A strange sort of question don't you think?
But this is what the British philosopher Bertrand Russell has to say in a little book of essays titled Let the People Think.
"Perhaps the most important advantage of 'useless' knowledge is that it promotes a contemplative habit of mind."
And he tells this short story
Curious learning not only makes unpleasant things less pleasant, but also makes pleasant things more pleasant. I have enjoyed peaches and apricots more since I have known that they were first cultivated in China in the early days of the Han dynasty; that Chinese hostages held by the great King Kanisaka introduced them into India, whence they spread to Persia, reaching the Roman Empire in the first century of our era; that the word "apricot" is derived from the same Latin source as the word "precocious" because the apricot ripens early; and that the A as the beginning was added by mistake, owing to a false etymology. All this makes the fruit taste much sweeter.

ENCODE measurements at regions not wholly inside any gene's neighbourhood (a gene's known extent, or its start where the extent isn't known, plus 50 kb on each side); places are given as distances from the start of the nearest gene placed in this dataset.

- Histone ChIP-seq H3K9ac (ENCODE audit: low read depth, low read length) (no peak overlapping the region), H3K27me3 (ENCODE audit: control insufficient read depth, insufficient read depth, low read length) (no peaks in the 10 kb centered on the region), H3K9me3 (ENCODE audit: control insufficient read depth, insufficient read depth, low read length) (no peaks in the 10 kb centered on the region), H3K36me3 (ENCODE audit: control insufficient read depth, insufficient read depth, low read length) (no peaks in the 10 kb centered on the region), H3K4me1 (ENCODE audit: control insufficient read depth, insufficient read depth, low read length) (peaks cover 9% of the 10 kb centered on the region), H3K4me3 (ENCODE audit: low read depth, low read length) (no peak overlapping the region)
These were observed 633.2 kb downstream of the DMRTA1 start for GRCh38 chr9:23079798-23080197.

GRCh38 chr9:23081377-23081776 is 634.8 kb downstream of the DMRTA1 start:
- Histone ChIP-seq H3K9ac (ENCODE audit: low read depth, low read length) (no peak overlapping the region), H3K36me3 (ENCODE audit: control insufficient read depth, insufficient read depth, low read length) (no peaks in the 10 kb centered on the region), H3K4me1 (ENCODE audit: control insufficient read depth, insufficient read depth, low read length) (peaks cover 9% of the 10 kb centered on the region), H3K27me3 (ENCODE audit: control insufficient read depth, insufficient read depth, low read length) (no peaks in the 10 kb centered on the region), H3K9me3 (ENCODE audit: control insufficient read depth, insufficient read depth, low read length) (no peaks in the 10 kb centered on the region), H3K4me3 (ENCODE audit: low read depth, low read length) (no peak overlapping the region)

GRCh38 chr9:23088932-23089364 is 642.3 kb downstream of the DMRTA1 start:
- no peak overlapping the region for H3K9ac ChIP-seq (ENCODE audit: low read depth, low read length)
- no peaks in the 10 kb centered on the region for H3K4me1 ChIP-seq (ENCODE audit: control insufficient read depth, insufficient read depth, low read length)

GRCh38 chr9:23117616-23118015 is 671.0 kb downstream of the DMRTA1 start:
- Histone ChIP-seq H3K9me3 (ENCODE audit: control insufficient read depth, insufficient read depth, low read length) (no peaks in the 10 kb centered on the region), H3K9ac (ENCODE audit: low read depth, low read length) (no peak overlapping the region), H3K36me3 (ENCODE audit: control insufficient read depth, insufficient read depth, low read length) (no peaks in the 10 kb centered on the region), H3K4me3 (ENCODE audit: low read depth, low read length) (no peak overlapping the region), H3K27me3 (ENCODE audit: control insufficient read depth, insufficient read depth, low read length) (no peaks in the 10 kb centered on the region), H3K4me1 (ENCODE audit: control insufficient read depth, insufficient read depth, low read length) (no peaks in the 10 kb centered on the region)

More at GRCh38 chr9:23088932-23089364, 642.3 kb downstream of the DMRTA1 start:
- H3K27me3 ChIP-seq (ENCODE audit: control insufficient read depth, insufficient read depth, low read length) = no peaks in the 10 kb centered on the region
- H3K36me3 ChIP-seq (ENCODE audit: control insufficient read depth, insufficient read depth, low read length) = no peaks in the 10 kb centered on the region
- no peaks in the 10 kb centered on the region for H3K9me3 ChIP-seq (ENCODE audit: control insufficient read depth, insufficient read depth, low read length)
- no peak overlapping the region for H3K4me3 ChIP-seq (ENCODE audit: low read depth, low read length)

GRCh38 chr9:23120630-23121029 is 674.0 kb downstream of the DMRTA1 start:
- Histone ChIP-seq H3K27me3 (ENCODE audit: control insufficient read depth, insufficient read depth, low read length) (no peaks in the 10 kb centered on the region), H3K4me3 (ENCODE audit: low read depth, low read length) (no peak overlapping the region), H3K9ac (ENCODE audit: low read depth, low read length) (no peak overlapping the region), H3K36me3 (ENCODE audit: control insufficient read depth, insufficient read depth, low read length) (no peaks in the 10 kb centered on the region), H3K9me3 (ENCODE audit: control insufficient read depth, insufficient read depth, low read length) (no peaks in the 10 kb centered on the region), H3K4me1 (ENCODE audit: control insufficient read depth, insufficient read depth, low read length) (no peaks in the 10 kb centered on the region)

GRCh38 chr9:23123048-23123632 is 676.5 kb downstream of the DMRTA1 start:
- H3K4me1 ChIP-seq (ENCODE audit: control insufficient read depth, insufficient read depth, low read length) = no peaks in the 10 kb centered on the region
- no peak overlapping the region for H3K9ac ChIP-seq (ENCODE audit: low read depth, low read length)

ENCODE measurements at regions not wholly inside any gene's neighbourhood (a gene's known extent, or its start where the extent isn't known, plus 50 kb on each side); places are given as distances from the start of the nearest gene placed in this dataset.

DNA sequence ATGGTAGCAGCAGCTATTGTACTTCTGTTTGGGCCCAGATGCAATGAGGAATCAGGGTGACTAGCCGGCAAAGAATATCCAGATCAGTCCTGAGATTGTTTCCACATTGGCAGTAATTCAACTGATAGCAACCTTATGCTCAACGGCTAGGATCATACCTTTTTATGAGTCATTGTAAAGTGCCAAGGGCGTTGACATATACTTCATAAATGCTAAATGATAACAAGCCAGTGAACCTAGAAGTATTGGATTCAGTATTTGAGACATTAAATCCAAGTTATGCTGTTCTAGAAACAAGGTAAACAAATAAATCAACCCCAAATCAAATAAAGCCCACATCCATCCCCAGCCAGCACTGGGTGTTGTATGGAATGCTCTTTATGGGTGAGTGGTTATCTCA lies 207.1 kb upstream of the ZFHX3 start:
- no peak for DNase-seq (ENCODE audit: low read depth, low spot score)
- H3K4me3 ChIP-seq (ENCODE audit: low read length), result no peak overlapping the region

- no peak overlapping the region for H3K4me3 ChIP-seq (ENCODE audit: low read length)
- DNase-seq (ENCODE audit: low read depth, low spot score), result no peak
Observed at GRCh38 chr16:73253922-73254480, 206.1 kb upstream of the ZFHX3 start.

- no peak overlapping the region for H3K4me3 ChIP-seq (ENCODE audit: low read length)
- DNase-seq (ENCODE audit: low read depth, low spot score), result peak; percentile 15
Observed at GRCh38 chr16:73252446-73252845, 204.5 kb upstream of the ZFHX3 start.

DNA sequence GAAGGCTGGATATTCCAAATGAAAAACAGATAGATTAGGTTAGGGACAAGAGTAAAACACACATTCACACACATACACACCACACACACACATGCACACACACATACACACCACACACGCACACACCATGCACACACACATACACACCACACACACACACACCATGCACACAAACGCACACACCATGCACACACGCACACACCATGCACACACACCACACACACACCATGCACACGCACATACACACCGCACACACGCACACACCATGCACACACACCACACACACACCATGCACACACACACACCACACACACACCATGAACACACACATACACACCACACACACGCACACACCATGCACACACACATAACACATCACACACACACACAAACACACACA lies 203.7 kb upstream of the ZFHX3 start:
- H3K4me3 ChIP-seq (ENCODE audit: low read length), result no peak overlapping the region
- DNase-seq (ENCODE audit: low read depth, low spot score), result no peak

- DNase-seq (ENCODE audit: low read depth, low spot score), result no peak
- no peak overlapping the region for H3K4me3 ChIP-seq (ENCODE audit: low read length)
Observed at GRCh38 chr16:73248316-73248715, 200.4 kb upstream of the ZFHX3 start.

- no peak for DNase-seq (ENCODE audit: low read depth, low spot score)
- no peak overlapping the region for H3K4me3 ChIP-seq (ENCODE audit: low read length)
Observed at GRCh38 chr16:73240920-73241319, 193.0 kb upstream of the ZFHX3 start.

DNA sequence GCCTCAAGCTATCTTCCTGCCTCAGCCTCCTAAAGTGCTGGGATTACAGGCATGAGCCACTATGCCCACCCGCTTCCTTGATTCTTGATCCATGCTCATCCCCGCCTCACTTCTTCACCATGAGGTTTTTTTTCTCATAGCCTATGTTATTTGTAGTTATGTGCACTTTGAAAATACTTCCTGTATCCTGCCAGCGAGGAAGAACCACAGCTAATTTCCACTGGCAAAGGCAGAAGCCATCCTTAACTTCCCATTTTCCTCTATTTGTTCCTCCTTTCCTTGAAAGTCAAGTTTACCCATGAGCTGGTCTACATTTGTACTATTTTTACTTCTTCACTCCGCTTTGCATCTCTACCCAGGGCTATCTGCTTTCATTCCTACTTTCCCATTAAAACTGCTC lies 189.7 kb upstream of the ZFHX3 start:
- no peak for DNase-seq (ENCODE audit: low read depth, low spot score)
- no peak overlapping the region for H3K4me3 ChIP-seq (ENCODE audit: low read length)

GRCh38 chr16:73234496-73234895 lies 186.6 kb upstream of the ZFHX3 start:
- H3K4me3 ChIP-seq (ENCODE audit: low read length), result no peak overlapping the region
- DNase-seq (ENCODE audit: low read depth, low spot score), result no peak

Credit: Bertrand Russell
Yes, at one level it is useless knowledge, you can do little with it but as he says it makes the apricot taste that much sweeter. Does it do that for you? It does for me.
So is it so useless? Stopping, thinking, reflecting and contemplating about the world and enjoying or being disgusted with its flavours can rarely be a waste of time.